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Breakdancing to Be Contested at the Paris Olympic Games in 2024 in Unexpected Boost for the ‘Sport’

Breakdancer SilhouetteWhen you flick through the history books of the Olympic Games, it’s fair to say that the organisers are pretty open minded when it comes to some of the ‘sports’ – inverted commas very much deliberately used – that they welcome into the fold.

And this week it was revealed that another contender for oddest Olympic event has been added in time for the Paris Games in 2024. Breakdancing will be contested for the first time, with the leading movers and shakers from all over the globe expected to compete for the gold medal.

The idea is that they will compete one-on-one in a dance off, with the judges handing out their scores for artistic merit and difficulty of the moves displayed – honestly, we’re not making this up.

A successful trial was undertaken at the Youth Olympics in 2018, and organisers want to tap into that more contemporary feel in the senior Games too. Breakdancing will also appeal to thirty-somethings raised on Run DMC’s ‘It’s Like That’ and the accompanying video, who may just have perfected their own moves on dancefloors in provincial bars and nightclubs up and down the land in their younger days.

The stats reveal that more than one million people worldwide participate in competitive breakdancing, and that the sport’s biggest event – Red Bull BC One World Final – has been streamed by more than 50 million too.

The decision to add breakdancing to the schedule was confirmed on Monday by the International Olympic Committee (IOC), who also revealed that skateboarding, climbing and surfing – which will be contested at the rescheduled 2020 Games – have also been retained.

What are the Most Unusual Olympic Events of All Time?

Antique Croquet Set

The 2024 Olympics in Paris really will have a diverse feel, with sports as wide-ranging as softball, synchronised swimming and BMX racing also on the schedule.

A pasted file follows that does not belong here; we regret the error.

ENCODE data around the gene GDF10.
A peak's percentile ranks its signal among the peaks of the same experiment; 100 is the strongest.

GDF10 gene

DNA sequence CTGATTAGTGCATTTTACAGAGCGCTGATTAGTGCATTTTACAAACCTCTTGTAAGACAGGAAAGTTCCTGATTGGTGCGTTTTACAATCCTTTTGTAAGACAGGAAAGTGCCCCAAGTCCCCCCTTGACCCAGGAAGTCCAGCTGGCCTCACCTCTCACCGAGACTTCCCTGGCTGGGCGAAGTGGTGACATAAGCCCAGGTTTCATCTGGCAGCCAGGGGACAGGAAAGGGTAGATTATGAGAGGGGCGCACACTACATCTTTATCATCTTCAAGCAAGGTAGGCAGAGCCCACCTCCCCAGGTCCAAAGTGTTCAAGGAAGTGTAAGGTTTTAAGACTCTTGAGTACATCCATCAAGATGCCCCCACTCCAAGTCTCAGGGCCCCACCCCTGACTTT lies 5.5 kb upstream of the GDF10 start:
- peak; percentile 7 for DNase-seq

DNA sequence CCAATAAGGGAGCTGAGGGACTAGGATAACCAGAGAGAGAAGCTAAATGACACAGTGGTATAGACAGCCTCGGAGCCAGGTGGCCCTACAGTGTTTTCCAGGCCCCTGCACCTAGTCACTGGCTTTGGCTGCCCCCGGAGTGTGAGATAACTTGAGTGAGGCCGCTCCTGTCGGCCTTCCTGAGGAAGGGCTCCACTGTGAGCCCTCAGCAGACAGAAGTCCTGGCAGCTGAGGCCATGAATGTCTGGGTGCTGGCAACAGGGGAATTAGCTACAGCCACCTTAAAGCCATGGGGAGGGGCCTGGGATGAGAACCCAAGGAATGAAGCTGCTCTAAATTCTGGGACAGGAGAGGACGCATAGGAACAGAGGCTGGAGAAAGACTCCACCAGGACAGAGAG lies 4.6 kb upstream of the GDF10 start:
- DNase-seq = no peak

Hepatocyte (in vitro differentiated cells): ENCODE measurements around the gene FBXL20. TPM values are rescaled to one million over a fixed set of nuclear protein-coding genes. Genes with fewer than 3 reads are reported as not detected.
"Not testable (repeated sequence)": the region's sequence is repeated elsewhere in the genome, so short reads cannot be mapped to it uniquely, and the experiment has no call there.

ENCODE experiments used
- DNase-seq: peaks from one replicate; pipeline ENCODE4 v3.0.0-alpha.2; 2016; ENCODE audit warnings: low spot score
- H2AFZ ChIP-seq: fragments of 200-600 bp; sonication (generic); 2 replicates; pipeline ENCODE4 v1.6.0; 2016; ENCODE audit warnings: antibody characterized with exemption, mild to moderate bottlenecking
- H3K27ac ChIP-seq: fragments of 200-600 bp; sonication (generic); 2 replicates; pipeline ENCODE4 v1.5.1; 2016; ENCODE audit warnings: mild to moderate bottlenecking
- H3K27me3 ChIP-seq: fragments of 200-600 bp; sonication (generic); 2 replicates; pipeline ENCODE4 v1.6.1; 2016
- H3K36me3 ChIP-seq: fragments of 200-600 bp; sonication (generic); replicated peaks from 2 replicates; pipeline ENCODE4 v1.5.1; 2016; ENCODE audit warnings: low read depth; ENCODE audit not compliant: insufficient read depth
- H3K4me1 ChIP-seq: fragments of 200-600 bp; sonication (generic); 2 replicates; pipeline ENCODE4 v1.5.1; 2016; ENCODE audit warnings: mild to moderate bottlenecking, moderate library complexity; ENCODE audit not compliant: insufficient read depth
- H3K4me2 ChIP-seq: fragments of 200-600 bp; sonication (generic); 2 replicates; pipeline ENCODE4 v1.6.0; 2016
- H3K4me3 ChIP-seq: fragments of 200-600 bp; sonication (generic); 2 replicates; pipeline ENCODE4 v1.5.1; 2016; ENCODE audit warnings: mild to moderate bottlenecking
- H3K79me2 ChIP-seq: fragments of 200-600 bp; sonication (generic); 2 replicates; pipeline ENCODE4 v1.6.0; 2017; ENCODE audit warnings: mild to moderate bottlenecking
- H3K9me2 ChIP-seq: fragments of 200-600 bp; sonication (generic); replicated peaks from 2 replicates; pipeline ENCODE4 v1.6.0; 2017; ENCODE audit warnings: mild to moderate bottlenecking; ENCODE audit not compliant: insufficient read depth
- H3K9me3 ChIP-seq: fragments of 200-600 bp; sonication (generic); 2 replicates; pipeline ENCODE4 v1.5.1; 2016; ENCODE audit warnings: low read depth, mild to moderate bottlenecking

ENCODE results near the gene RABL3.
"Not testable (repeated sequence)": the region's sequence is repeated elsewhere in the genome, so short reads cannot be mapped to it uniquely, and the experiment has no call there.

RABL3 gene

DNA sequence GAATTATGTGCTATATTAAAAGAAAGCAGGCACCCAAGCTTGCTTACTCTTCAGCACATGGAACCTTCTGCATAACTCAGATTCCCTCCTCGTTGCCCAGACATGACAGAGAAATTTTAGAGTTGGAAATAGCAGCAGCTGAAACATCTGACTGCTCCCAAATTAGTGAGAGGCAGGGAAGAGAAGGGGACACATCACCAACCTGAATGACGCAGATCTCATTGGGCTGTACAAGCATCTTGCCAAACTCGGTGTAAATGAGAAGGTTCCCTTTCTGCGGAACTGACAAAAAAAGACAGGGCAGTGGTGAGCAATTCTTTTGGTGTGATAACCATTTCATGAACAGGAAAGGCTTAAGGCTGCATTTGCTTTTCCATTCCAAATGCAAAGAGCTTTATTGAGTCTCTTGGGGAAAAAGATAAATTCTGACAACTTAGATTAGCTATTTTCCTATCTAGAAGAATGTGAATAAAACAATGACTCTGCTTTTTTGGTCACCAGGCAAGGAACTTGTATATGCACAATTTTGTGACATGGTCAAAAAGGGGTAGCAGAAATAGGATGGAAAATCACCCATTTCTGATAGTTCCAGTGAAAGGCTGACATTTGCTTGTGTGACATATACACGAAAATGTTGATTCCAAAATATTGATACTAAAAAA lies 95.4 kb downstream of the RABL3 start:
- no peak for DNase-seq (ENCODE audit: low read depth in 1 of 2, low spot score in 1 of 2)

But these only scratch the surface of the most bizarre or unexpected sports to be contested at the Olympic Games, and the further back in time we go the more unusual the list gets.

Handball is still a popular event at the Games, but for a while it was ‘field handball’ – a sport with the same rules but played outdoors – that was on the rota in 1926.

It’s amazing to think that sports like golf have only just returned to the Olympic schedule and that rugby union or league have never been part of the Games. Especially so when you consider the sports that have featured at least once – tug of war, motorboating and croquet have all been competed in at one time or another.

For pub quiz fanatics, it’s worth being in the know about four former Olympic sports that are little known today. Basque pelota, played at the 1900 Games also in Paris, is a sport which sort of combines tennis, squash and lacrosse – you kind of have to see it to understand.

Jeu de paume, contested at the 1908 Games in London, is often referred to as ‘real tennis’, and is similar in character to tennis as we know it today, while racquets (also 1908) combines the rules of squash with the techniques of tennis.

And finally we have roque, played at the 1904 Games in St Louis, Missouri. This is, in all but name, very similar to croquet, which was already an Olympic sport in 1900.